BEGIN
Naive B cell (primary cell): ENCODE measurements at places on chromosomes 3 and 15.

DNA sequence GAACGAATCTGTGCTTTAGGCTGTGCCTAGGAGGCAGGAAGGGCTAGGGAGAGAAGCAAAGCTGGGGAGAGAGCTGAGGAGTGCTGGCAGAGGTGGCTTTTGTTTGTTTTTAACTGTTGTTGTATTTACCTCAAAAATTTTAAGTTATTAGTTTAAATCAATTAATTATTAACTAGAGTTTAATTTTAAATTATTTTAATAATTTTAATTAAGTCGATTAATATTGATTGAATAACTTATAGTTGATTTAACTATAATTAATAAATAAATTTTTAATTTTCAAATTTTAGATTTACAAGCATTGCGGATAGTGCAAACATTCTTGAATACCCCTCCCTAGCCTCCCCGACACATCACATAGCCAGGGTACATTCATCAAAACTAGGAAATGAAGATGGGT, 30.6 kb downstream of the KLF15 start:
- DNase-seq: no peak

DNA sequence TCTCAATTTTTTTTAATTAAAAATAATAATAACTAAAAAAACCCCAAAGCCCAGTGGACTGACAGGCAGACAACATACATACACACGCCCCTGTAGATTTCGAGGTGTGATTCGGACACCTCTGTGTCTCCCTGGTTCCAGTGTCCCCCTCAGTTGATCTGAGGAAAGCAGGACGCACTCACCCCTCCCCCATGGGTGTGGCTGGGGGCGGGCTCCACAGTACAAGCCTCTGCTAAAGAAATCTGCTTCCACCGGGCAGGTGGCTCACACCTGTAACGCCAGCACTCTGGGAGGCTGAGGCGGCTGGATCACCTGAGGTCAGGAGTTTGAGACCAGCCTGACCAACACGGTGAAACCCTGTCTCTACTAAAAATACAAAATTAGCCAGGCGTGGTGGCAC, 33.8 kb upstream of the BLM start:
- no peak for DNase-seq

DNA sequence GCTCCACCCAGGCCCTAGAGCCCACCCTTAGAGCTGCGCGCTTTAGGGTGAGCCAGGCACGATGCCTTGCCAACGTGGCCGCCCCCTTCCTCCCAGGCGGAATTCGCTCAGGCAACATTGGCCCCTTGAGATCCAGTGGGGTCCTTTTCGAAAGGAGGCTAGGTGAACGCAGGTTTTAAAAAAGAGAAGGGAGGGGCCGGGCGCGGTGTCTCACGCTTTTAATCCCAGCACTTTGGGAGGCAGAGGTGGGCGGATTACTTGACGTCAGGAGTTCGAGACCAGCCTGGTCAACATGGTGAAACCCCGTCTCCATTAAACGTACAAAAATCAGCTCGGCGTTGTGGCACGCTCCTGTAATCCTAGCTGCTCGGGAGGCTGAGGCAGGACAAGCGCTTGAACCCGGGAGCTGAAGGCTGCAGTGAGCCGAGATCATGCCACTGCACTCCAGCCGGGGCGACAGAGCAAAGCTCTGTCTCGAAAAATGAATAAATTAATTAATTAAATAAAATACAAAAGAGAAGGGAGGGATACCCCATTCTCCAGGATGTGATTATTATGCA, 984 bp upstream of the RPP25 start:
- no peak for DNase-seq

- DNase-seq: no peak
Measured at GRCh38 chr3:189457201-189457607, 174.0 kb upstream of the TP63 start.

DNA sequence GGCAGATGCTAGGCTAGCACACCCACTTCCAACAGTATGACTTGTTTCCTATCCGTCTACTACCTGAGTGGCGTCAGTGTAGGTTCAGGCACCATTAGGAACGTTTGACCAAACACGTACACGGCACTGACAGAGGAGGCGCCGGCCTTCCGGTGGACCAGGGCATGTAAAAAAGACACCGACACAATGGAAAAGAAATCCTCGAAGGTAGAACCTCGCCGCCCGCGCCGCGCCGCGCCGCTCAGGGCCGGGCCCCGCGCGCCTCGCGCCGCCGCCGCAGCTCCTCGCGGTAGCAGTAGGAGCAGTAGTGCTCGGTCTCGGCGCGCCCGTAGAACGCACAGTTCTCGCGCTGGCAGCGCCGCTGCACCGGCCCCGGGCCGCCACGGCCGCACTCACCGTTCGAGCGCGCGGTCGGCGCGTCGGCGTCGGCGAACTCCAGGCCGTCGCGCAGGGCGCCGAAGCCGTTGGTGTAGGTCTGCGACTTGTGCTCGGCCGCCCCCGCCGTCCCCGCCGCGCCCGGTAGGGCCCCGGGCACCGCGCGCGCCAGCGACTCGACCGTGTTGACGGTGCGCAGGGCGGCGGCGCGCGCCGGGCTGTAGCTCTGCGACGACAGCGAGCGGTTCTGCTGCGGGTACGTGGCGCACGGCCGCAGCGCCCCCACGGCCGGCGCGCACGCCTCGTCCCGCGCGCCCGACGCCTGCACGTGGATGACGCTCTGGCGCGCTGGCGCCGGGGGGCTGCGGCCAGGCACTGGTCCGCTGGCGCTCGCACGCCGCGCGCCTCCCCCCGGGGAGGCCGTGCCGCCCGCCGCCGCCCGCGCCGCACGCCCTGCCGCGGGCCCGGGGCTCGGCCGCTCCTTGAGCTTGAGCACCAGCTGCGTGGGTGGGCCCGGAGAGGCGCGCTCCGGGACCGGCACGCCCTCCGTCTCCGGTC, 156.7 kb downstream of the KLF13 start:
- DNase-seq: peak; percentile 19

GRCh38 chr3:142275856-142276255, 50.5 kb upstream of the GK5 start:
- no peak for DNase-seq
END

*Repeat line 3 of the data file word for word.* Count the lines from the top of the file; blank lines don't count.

- DNase-seq: no peak